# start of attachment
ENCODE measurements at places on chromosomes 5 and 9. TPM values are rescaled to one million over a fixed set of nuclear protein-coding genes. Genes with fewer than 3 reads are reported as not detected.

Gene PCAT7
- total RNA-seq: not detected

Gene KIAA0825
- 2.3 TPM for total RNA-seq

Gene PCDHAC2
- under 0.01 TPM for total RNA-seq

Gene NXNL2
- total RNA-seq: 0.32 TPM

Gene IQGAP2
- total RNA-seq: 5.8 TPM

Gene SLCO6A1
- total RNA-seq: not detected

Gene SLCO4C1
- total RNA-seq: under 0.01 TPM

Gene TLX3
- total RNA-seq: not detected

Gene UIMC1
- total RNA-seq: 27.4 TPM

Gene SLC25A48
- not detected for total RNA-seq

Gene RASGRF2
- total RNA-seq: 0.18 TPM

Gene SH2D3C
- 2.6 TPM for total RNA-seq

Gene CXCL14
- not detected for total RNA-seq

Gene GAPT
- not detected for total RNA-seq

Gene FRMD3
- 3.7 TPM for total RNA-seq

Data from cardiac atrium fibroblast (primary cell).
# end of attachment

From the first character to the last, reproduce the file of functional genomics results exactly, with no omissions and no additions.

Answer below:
ENCODE measurements at places on chromosomes 5 and 9. TPM values are rescaled to one million over a fixed set of nuclear protein-coding genes. Genes with fewer than 3 reads are reported as not detected.

Gene PCAT7
- total RNA-seq: not detected

Gene KIAA0825
- 2.3 TPM for total RNA-seq

Gene PCDHAC2
- under 0.01 TPM for total RNA-seq

Gene NXNL2
- total RNA-seq: 0.32 TPM

Gene IQGAP2
- total RNA-seq: 5.8 TPM

Gene SLCO6A1
- total RNA-seq: not detected

Gene SLCO4C1
- total RNA-seq: under 0.01 TPM

Gene TLX3
- total RNA-seq: not detected

Gene UIMC1
- total RNA-seq: 27.4 TPM

Gene SLC25A48
- not detected for total RNA-seq

Gene RASGRF2
- total RNA-seq: 0.18 TPM

Gene SH2D3C
- 2.6 TPM for total RNA-seq

Gene CXCL14
- not detected for total RNA-seq

Gene GAPT
- not detected for total RNA-seq

Gene FRMD3
- 3.7 TPM for total RNA-seq

Data from cardiac atrium fibroblast (primary cell).